Results 1-4of 4 Reviews
April 12, 2010
Tel Aviv, Tel Aviv, Israel
July 21, 2008
From journal A Second in LA
May 11, 2005
Union Station had a gala opening in 1939 and was the prime West Coast hub. When it opened, it was a deluxe station worthy of the capital of the emerging movie and entertainment industry. She was elegant, with handmade Spanish tiles, beautiful fountains, comfy leather seats in the waiting areas, and a five-star restaurant.
You can almost still feel the ghosts in these walls, young starlets stepping off the train from Fargo, ND, in hopes of making it big in the movies. You can sense the young GIs leaving home to fight in World War II leaving from these tracks. Some never returned home. Some of the most famous movie stars of their time used this station to come and go. These walls hold so many stories.
Sadly, jet travel took over rail travel in the United States, and by the 1960s, passenger numbers started to decline. Rail travel never left Union Station, and famous trains like the Startlight Limited always left from here. Slowly, the grand lady started to show her age.
I remember leaving from here in 1982 going to San Diego. The station was a sad sight. Only about an eight of it was in use. Most of the grand spaces were closed to the public. You could peak in through the boards and see the once-posh restaurant sitting empty. Homeless people were camped out everywhere. You could still sense the grandeur, but the shine was definitely gone.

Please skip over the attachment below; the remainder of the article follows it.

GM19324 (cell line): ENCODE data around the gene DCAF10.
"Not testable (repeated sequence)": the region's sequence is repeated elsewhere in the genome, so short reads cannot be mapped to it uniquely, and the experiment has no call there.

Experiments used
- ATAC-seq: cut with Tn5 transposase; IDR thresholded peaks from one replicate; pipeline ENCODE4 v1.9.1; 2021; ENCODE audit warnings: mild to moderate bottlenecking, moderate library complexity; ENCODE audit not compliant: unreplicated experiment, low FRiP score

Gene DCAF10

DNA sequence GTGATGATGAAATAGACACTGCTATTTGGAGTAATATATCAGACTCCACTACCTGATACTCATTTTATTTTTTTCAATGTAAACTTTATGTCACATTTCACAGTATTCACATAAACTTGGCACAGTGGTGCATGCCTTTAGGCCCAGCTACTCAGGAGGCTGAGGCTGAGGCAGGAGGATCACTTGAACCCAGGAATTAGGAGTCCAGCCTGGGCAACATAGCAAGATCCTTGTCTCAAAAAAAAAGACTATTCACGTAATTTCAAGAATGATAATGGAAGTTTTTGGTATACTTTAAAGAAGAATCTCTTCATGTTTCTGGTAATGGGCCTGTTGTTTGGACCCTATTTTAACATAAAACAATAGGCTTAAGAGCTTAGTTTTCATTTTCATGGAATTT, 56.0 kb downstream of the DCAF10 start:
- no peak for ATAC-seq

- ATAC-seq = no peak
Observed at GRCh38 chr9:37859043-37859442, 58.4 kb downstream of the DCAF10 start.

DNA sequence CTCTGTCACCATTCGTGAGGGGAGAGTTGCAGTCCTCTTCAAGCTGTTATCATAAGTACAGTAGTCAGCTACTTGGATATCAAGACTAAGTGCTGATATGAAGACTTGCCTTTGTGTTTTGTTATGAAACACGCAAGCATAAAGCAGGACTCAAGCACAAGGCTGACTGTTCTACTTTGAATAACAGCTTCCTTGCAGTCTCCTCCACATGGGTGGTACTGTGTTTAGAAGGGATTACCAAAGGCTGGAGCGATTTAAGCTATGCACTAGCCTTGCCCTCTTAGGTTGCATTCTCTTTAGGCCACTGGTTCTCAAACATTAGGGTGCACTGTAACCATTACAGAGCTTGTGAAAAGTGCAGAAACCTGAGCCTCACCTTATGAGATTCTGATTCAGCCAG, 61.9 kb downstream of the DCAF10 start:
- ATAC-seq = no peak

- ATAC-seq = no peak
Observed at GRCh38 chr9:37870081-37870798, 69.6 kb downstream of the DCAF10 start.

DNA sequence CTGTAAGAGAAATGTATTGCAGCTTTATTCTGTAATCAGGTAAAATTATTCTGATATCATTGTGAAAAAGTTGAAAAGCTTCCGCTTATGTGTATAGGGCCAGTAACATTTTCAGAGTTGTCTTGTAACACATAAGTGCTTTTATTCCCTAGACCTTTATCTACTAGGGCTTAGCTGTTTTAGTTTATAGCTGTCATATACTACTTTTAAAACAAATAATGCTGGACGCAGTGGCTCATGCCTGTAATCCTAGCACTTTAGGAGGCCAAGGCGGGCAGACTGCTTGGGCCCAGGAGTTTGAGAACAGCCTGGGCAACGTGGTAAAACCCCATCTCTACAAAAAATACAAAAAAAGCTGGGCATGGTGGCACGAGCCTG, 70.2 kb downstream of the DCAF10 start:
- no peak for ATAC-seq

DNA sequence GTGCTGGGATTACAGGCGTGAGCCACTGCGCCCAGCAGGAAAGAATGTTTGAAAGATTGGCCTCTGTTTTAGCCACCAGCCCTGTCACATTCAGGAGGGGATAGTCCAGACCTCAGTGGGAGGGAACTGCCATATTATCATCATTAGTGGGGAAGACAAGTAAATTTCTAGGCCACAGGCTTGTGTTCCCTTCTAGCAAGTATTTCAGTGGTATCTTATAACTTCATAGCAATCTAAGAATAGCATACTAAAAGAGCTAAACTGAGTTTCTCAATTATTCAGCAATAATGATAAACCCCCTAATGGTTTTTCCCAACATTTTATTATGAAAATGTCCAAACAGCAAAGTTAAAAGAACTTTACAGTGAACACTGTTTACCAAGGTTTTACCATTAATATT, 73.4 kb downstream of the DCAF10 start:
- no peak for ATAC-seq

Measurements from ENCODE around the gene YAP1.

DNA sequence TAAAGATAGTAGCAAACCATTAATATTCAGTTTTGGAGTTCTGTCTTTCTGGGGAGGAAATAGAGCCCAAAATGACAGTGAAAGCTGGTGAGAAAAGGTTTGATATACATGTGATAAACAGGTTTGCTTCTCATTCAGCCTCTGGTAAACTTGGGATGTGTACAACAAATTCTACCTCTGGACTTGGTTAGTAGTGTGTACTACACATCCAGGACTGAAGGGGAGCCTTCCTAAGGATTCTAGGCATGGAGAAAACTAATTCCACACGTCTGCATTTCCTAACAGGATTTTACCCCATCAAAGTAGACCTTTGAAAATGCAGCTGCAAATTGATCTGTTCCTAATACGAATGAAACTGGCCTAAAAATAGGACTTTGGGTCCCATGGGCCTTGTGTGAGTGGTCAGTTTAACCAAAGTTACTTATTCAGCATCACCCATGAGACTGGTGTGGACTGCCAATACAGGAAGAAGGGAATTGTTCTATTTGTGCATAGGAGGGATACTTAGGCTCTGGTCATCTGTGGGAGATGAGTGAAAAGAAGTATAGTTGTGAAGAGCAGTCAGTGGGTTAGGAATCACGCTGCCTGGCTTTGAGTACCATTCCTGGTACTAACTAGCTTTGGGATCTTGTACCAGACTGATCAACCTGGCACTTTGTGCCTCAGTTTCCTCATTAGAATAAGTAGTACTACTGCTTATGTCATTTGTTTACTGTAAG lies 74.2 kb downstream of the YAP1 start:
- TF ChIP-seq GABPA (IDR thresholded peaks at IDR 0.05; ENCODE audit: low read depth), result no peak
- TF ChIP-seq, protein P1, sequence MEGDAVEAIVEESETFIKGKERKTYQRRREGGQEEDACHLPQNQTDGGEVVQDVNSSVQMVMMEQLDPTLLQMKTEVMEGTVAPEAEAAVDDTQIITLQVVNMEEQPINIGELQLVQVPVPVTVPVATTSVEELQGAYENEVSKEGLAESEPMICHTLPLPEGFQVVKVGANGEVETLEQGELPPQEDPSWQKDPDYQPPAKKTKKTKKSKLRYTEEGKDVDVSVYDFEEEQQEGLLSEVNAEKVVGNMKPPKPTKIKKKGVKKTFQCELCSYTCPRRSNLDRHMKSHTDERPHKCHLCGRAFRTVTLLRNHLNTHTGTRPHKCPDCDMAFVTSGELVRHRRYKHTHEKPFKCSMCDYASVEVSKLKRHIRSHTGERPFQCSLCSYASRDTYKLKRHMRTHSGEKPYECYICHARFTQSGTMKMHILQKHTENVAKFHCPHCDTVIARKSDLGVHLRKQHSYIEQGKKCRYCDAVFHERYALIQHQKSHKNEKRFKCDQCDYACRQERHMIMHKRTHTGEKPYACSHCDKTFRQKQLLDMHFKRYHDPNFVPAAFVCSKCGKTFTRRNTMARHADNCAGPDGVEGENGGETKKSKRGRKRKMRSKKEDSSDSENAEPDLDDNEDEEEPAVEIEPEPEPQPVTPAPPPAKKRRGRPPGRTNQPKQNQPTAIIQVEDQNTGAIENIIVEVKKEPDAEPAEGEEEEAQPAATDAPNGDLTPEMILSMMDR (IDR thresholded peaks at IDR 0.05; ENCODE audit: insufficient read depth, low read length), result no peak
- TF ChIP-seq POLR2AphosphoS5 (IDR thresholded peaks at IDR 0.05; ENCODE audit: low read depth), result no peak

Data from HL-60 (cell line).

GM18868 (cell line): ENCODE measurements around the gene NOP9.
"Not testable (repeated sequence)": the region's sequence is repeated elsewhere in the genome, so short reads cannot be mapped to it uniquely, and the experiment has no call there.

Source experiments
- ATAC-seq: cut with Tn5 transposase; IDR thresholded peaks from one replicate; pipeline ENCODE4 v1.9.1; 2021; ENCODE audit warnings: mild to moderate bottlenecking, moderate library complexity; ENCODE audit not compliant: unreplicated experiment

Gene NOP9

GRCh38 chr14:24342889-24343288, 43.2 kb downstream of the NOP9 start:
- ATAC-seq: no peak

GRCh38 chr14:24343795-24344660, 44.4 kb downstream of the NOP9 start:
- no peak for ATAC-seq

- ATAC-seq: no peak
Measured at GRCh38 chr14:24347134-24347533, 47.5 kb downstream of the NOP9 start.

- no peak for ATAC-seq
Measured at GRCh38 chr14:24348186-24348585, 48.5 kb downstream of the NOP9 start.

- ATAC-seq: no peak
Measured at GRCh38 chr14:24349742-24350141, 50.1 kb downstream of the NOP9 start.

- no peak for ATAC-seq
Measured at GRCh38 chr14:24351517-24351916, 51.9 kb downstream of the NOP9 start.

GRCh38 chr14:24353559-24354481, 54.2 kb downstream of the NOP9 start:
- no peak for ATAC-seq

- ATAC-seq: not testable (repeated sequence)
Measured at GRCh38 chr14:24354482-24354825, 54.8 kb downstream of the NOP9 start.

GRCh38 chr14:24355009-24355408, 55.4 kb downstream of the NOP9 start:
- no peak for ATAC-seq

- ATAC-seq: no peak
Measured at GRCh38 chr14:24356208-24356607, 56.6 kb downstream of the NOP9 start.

The old girl seemed to be on her last breath when the city stepped in and did the right thing. Like most Hollywood leading ladies, she needed a facelift. Millions of dollars were spent to get her back to her former glory. Today, Amtrak and Metrolink use the station as their L.A. base.
You can get a real feel of what it was like to travel by train from Hollywood in the 1940s. She has been cleaned, polished, and restored. The homeless have been given haven elsewhere ,and it's a joy to come here. A fine restaurant was opened in the station called Traxx. Folks now come just to dine here.
The old ticket lobby is still closed, but you can view it, and it's often used in movies when a 1940s train station is needed. Private parties can be held here, with the bars being the wooded ticket windows.
Whenever we have guests visiting L.A., I always suggest a train ride to San Diego or Santa Barbara from Union Station. Amtrak hugs the coast on these routes and you can enjoy unmatched scenery. It's a civilized way to see Southern California. But it you travel from here, come early, spend some time looking over this wonderful station, and see if you can get the walls to give up a story or two.
From journal Movie Stars, Freeway and Beaches - LA
New York, New York
September 12, 2004
From journal A New Yorker loving Los Angeles